I came across this wall poster on yet another Rescue site on Facebook yesterday and there’s a lot of truth in it. Since looking for another dog to go with Annie (a Romanian Rescue) after Joe’s death I have spent weeks spiraling around a head-spinning array of sites for fosters required, adoption required, rescue this, rescue that… It’s mind-blowing to say the least.
Now, I had to make a decision. As someone said recently “Taking in one dog won’t change the world, but it will change THE DOG’S world”. So, I couldn’t go about trying to change the world per se, but I most definitely could change the world for one dog. I trawled quite a few sites, both UK and abroad – Spain, Cyprus, Romania, Spain again, Romania, UK, Romania…. One site stuck out – for me. A lady who was a teacher by day and a carer for over 100 dogs by night/spare time had her story. It was no worse than some others I’d read, but when I read that she’d just taken in 18 pups barely 8 weeks old, that would have been put to sleep, I felt the tug.
We all get it at some point in life. Not always about animals. Sometimes it’s children or elderly or disable people, or gardens, or buildings, or old cars … something somewhere hits a note in the heart that sings just slightly louder than the melee of other notes and there’s the tug. Some call it passion, some a calling, but whatever name you choose it’s that defining moment that leads you in a different direction from the one you intended. That’s also the point we can choose to ignore what we know and carry on our merry way, a pang of guilt or doubt or a 2nd thought soon wiped away by life itself and it’s forever busy goings on.
Sometimes we don’t ignore it, we’re tugged closer, pulled into the outstretched arms of the melody that begins to rise from that one different note. We look, we search, we ask, we read – each time knowing that the more we know the more we’ll be dragged deeper into the song.
When I saw the pups, barely old enough to be away from their mum, I wanted to help. After all, what animal/dog lover can turn their head from a babe in need, especially those of one of the species of animal that truly does just bond with man on a whole different level? Practically, I couldn’t do a huge amount, I couldn’t house them all, pay a fortune for care or drive over and rescue the lot, but tiny stones dropped in a pond make a foundation on which someone can stand one day. I sponsored and offered to foster one (Maiya) , and said I’d adopt another (Tess) to have as a playmate for my Annie as was the original reason I was looking.
Maiya from a public shelter was to be put to sleep if nowhere could be found for her and 17 other pups
Tess when she was first rescued from a Gypsy cellar with her siblings who were all kept in the damp and the dark.
It didn’t seem much but the money I paid for both to be transported to the UK, plus the sponsorship money, paid for food for them and a lot more besides. All of the medical costs for vaccines etc was included in the adoption pack for Tess and I could have avoided costs for Maiya (fosterers don’t pay these the charity does) but that note in my heart twanged regularly and I didn’t mind paying a bit extra.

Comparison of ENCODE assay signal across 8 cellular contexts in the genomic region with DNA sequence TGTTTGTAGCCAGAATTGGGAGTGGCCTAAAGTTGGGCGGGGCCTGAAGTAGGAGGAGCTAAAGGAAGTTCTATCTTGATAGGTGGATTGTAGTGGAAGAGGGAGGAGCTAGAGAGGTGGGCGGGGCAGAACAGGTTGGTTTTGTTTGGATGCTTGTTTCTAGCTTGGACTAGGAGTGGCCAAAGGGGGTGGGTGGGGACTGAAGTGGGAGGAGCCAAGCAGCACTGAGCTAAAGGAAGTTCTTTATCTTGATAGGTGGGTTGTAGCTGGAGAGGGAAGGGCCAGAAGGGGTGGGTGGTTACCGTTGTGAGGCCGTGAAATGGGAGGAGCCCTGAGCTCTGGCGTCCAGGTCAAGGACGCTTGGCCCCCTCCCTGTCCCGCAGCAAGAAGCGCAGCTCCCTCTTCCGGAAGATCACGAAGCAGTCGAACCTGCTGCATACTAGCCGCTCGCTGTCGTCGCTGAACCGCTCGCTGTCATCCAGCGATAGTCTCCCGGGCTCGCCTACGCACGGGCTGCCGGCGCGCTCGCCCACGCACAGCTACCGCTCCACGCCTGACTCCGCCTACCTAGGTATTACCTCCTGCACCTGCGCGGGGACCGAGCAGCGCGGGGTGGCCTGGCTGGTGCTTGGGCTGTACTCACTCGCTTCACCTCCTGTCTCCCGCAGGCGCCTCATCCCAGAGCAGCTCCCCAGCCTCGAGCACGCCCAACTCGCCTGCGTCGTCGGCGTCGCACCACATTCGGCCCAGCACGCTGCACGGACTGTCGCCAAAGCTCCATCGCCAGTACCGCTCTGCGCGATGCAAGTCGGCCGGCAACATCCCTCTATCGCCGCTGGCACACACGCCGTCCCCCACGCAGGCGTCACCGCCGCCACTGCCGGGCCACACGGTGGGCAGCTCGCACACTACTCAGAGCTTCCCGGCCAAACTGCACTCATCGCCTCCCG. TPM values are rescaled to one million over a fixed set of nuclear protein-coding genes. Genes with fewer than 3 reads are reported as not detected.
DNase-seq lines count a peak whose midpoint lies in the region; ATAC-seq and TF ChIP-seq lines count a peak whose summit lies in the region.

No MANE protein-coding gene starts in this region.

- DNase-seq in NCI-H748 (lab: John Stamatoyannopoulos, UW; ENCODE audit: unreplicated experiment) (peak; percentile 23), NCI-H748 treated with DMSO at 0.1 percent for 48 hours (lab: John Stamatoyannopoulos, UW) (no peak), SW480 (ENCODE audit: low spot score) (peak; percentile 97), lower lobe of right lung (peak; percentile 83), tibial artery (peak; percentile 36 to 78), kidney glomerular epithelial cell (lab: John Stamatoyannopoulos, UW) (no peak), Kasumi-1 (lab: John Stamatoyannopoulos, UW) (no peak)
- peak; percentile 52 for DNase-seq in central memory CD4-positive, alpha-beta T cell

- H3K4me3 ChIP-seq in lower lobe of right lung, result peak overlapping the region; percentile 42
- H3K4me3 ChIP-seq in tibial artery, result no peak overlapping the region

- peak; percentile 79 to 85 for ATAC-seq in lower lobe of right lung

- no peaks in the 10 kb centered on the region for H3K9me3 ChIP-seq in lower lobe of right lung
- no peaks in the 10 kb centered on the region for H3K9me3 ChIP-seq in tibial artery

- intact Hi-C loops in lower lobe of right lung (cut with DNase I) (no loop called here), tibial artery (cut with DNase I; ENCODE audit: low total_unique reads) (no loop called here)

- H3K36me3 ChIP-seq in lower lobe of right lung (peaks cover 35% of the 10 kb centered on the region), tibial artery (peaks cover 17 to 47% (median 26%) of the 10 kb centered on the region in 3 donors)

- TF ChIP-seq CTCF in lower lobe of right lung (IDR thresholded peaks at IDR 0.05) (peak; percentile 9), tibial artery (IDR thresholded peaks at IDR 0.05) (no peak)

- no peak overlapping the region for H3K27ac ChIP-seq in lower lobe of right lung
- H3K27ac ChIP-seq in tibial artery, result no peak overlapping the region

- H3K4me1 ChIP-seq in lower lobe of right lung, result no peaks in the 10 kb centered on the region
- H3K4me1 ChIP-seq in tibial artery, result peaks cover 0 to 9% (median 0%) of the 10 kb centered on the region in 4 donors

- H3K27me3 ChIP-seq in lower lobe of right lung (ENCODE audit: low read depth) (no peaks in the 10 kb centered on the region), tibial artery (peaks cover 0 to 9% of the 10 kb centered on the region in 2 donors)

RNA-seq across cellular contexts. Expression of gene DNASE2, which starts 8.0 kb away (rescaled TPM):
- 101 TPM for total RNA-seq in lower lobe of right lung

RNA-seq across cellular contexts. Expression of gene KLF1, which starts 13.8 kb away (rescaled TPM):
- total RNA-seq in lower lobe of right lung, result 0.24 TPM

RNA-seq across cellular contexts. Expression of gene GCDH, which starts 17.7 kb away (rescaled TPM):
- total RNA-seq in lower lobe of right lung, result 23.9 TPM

All but 2 of those pups are now in safe, happy homes across Europe as fostered or adoptee pets. The success of this drive is testament not only to those who’s heart played a specific note that they could not ignore but also to the woman who took them in, loved them and made them ready to leave, whilst still caring for another 100+ dogs, working as a teacher in a school and being a wife and a human being to boot.
Why didn’t I ignore it all when there are thousands of dogs in UK rescues? Simple answer is: – the UK rescue centers have many volunteers not just 3, they have a lot of ‘press’ and reasonable funding, some even from the government, and the dogs here are safe already. Many people adopting a pet will go to RSPCA or the like, or even a local place: that’s the first place they’ll look. We did the same with Joe and Annie. The issue with Romania is longstanding and is now becoming known but has been overlooked to the point of utter meltdown for dogs. The UK is well known as a country of dog lovers, there’s plenty of love to go around.
In Romania dog lovers are rarer as most people see these animals as vermin and starve them, hurt them beyond what we could imagine and then leave them to die. At the very least the country is so over-run the population is exploding ridiculously. A massive neuter drive is also happening but it can’t keep up. Years ago dogs were loved in the country but social and economical happenings changed people’s lives and attitudes and dogs went feral.
I can’t save them all but so far I’ve saved 3…and that is reason enough for me.
My story is for the one that struck that note then struck the chord, the chord became a song I could not ignore – I still sponsor with the few pounds spare and Barclay and Sophie are among the many that need to be taken out of that dog hating trap called Romania – but for the animal lovers of this world that’s a whole other story.
If you as a reader have an interest (and if you don’t you won’t have got this far) then take a look at the links for Barclay and Sophie and go from there – Maybe your song will begin too.